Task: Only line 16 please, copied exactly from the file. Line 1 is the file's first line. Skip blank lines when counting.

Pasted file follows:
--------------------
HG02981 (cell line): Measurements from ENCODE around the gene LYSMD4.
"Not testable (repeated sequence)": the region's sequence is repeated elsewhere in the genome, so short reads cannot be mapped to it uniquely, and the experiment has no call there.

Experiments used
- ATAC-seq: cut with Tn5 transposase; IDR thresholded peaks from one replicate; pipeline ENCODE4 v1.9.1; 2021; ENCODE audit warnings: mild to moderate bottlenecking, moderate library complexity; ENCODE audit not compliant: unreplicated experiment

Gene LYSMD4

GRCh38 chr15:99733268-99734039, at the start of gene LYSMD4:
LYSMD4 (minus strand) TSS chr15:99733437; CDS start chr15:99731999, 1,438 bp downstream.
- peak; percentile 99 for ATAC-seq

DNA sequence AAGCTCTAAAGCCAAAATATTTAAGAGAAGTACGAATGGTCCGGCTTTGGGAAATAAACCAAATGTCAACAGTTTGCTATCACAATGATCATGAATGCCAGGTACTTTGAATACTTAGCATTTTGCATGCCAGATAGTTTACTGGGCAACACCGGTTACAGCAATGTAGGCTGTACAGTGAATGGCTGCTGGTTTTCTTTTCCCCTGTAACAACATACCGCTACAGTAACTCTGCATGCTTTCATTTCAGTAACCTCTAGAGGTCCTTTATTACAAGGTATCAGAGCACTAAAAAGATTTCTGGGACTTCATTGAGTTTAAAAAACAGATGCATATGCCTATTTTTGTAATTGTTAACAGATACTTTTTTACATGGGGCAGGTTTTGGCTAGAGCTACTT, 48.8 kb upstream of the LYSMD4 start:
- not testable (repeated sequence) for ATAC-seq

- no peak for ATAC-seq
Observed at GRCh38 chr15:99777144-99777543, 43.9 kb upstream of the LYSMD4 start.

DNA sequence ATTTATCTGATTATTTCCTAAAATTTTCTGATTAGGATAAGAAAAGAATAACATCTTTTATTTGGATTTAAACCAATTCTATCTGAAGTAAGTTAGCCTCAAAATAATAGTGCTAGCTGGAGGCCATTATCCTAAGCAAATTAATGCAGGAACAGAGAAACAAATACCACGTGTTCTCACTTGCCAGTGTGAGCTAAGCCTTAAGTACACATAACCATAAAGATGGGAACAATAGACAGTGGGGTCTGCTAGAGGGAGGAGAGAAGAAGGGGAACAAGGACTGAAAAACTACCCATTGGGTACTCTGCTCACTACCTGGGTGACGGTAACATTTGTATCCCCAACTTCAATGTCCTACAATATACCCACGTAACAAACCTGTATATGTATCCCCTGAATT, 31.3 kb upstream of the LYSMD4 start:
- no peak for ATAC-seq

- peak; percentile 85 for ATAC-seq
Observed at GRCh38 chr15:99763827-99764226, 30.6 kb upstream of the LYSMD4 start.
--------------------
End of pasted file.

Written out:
Observed at GRCh38 chr15:99763827-99764226, 30.6 kb upstream of the LYSMD4 start.